Lafourche Sugars, the sugarcane mill in Thibodaux, represents the changing nature of Louisiana’s 224-year old sugarcane industry. Ben LeBlanc, the manager of Lafourche Sugars, is the representation of a new breed of sugar millers. He was attracted to sugarcane industry, not because it was in his blood, but simply because there was a cane field in the backyard at his boyhood home in Raceland.
The Vallot family has been working steadily for five generations in the Grosse Isle community of Vermilion Parish and have grown their sugarcane farm to more than 3,000 acres. The secret to their success? Hard work.
Todd Landry is a great farmer. He farms along Bayou Teche his younger brother, Patrick. He’s proud of his success but wonders what more he could have learned about life and farming had his father had lived just one more day.
The Bain family of Bunkie, Louisiana has always been known for their progressive attitude toward farming. Sterling Bain Sr., the deceased patriarch of Bain Farms in Avoyelles/Rapides, was always at the forefront of technological innovation. You can ask any of his sons and grandsons who followed him into the fields.
A lot of industry observers would classify Bobby Morris of West Baton Rouge Parish and his family members that make up Morris Farms Partnership as the ideal American family farming enterprise.
Louisiana’s sugarcane industry has been a top economic driver in the state for more than 221 years and is celebrating the family farmers who have been farming cane for generations in a series of television ads this 2016 harvesting season.
Sugarcane farmer Charles Guidry of Erath, Louisiana knew that if he was going to get ahead, things would have to change. But as the old Serenity Prayer goes, one has to have the courage to change the things one can.
Dane Berard Sugarcane farmer Dane Berard of Breaux Bridge runs his operation pretty much like the other 483 growers of the Sugar Belt. He and his partner, Glenn Thibodaux, have an investment in their sugarcane and soybean farm and have been successful for many years.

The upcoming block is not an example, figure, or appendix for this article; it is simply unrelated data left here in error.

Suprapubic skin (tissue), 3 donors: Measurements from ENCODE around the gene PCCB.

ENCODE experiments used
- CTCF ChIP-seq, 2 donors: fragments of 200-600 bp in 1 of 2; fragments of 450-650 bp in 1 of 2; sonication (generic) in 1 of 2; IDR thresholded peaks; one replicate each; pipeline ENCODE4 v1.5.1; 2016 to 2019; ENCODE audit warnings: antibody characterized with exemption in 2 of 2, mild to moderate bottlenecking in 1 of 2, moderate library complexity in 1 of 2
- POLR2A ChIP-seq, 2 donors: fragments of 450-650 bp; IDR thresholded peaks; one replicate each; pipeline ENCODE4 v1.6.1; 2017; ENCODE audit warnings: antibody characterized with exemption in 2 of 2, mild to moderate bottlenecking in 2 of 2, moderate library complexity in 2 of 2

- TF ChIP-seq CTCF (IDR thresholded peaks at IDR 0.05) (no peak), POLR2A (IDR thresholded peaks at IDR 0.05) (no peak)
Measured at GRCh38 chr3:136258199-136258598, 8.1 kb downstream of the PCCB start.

Donald Segura of New Iberia says he’s retired but he may be busier than ever. For a man that likes to stay busy, that’s saying a lot. The 76-year-old French speaker has concurrently been a sugarcane, okra, pepper, wheat and soybean farmer while he was a dairyman milking 100 cows twice a day, driving a school bus and operating a community grocery store.
Eddie Lewis III of Youngsville never planned on being a sugarcane farmer. His grandfather, Eddie “Boss Man” Lewis Sr., and father, Eddie Lewis Jr., ran the family farming operation. But plans are plans and reality doesn’t always cooperate. And while a lot of things have changed in southeastern Lafayette Parish, the Lewis family has been farming sugarcane off Linden Lewis Road for six generations.
The Bubenzers owe a lot to their grandfather, Harvey, and father, Harvey Jr., who instilled in the boys an appreciation for skillful land management, planning and research.”He (my father) was really the innovator as far as land leveling,” Grady said. “We had a lot of problem with Johnson grass back in those days but he really made it a lot easier on us, the next generation,
Retired sugarcane farmer Harold Schexnayder Sr. 85, of White Castle, La., has been a public servant for his country, state, parish and community for a good portion of his life.
Pierre Simeon Patout came to Louisiana from France with a dream of becoming the premier vintner of the South. He started his vineyard in 1825 in the community which came to be known as Patoutville. He quickly learned that Louisiana, despite sharing the same French language as the Loire River valley, did not share the grape growing climate.
A fifth generation farmer, Joby Beaud comes from a family whose name is synonymous with farming in Pointe Coupee Parish.
In medieval times, noble families had specific rules for inheritance. The oldest son inherited the noble title and all of the lands. The best bet for the second son was to become a scholar and learn to make a living by his wits. The third son was “given” to the Church. In Ken Gravois’s sugarcane farming family of six, he and his twin brother didn’t consider the priesthood, but decided to give the scholarly world a sshot.